UFS 4.0 is the next flash storage specification, but what does it mean for you?

If you’ve heard about UFS 4.0 but aren’t sure what to expect, then you’ve come to the right place.

UFS 4.0

Your next flagship smartphone will likely have UFS 4.0, or Universal Flash Storage 4.0. A bigger version number usually means better, but what exactly does that mean for you? Why is UFS 4.0 an improvement over UFS 3.1? What even is UFS?

Universal Flash Storage: Its advantages over eMMC

Universal Flash Storage (UFS) is a standard designed and incremented by Joint Electron Device Engineering Council (JEDEC), a global organization that designs open standards for different electronic systems. JEDEC published the UFS 4.0 standard in August 2022, with the last update being UFS 3.1, which was published in 2020.


UFS has one clear advantage over eMMC, and that’s its full-duplex interface. Half-duplex can be visualized as a one-way street; traffic can flow one way or the other, but not both simultaneously. This means with eMMC, you can only read or write, but not both. In contrast, UFS can do both at the same time, which allows for read and write operations in parallel.

These are the maximum rated speeds achieved by eMMC vs UFS 3.1 and UFS 4.0. Keep in mind that there are very few smartphones being released with eMMC storage nowadays and that any flagship released in the last year or two is pretty much guaranteed to be using either UFS 3.0 or UFS 3.1.

Sequential read (MB/s) Sequential write (MB/s) Random read (IO/s) Random write (IO/s)
eMMC 5.1 250 125 11000 13000
UFS 3.1 2100 1200 100000 70000
UFS 4.0 4200 2800 N/A N/A

If you look at the above table, UFS 4.0 has some pretty big improvements. The reason storage speed is so important is that moving large files from your phone’s storage to your phone’s memory is limited by the speed of the storage. You can have the fastest chipset in the world, but if you have slow storage, games will still take a long time to load and your phone will still take a long time to switch on.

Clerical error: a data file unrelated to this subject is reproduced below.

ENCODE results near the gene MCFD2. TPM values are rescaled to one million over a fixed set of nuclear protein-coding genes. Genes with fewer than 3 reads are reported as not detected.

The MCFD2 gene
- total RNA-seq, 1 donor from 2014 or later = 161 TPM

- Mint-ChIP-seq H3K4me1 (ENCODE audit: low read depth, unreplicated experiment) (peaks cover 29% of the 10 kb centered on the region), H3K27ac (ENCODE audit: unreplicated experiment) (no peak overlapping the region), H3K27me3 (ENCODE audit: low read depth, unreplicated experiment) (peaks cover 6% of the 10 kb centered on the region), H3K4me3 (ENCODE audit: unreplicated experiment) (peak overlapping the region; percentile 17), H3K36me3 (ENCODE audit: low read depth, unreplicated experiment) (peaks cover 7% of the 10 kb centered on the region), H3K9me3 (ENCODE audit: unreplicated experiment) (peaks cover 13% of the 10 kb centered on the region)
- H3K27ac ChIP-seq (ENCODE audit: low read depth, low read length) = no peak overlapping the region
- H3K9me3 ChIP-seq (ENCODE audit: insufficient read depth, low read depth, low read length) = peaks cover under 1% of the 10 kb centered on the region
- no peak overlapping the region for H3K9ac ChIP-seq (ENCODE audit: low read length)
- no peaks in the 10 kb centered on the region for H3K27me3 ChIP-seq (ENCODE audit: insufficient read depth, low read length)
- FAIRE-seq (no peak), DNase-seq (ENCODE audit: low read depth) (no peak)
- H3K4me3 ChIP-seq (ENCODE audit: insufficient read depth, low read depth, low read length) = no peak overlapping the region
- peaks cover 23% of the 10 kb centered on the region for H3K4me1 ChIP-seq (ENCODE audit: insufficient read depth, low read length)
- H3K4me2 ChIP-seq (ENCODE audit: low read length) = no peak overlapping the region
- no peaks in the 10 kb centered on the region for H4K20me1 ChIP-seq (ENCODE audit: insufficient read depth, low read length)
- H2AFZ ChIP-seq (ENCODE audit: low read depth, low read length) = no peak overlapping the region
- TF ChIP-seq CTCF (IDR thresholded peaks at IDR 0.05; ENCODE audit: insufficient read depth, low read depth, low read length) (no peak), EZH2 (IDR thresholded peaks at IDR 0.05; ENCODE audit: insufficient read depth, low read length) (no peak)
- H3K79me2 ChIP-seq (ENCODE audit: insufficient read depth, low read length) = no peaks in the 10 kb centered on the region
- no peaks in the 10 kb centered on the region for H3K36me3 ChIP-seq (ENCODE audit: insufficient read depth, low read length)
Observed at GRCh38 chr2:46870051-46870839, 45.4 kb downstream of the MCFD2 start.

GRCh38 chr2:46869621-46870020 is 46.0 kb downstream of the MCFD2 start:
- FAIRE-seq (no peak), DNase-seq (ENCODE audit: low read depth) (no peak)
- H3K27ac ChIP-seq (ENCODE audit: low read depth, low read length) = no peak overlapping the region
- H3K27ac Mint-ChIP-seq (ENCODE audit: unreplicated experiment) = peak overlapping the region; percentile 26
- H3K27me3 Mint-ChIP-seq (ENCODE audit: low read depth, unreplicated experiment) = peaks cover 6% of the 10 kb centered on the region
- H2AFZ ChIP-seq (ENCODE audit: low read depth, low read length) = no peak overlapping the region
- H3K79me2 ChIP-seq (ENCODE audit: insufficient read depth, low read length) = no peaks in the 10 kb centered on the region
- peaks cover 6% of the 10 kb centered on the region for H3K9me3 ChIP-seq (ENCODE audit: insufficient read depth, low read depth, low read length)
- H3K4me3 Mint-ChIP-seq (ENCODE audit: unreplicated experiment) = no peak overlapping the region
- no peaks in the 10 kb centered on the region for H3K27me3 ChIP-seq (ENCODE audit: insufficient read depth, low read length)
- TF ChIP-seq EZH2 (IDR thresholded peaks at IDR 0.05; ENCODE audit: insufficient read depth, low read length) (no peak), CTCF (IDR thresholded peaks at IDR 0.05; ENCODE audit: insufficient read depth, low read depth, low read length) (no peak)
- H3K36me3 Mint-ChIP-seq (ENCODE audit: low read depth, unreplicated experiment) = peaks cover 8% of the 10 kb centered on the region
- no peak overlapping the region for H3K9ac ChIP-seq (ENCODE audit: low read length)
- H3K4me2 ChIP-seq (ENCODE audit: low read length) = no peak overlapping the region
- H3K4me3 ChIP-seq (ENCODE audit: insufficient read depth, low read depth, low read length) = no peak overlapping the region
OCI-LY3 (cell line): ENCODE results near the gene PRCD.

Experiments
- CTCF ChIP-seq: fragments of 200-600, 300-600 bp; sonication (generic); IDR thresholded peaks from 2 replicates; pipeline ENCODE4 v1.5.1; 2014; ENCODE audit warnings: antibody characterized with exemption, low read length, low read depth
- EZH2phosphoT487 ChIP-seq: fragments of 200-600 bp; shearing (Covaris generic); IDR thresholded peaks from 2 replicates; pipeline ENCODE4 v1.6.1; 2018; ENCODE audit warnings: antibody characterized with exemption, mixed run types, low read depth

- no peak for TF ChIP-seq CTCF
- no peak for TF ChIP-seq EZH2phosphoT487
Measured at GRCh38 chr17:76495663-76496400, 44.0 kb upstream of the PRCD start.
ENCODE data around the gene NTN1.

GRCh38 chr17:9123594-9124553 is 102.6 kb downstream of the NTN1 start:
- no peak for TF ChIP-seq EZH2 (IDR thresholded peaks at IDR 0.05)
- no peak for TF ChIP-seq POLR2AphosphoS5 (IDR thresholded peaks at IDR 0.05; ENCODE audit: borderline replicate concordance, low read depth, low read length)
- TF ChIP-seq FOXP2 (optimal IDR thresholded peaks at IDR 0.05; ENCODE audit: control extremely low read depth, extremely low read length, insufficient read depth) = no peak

Where does UFS 4.0 improve on UFS 3.1?

Let’s address the numbers that people care most about first: UFS 4.0 is a lot faster than UFS 3.1. It doubles the sequential read from 2.1GB/s to 4.2GB/s and more than doubles the sequential write to 2.8GB/s from 1.2GB/s. Those are massive improvements and will improve the speed at which your phone launches apps and saves files to your storage.

However, speed isn’t all there is. Samsung, the company that had the pleasure of unveiling UFS 4.0, says that it also consumes 46% less power than UFS 3.1. It says that you’ll consume approximately 1mA per 6.0Mbps transfer speed, though the current isn’t a great measure of power consumption. It is likely that this was measured when the phone’s battery was at its nominal voltage (or 3.6v/3.7v). Storage is far from the biggest battery consumer in a smartphone (that definitely goes to the chipset and the display), but any and all power efficiency improvements are welcome.

On top of all of that, UFS 4.0 modules are tiny. Samsung says they’re only 1mm thick, with a maximum size of 13mm long and 11mm wide for a 1TB module. That’s a lot of storage in a small package and ensures that there’s more room for other components inside the limited space of your devices.

When will phones get UFS 4.0? Should I upgrade?

If you’re looking to get your hands on a phone with UFS 4.0, you’ll be glad to know that most modern flagships have this upgraded storage available. The Vivo X90 series got it first, and other companies weren’t far behind. The OnePlus 11, Samsung Galaxy S23 series (aside from the base model S23), and countless other flagships have it, too.

As for whether you should upgrade solely based on UFS 4.0, the answer is almost certainly no. While there are substantial improvements here, they won’t be that noticeable because there will likely be diminishing returns from such large improvements. If a game’s loading speed is decreased from five seconds to four seconds, is that really worth paying several hundred dollars for an upgrade?

As a result, UFS 4.0 is one of those improvements you’ll benefit from when you upgrade, but you definitely shouldn’t upgrade because of it. Improvements are always being made for smartphones, and faster storage won’t make everything magically better. Chipset improvements are still going to be the most noticeable upgrades, even if those improvements are diminishing now with each and every generation, too.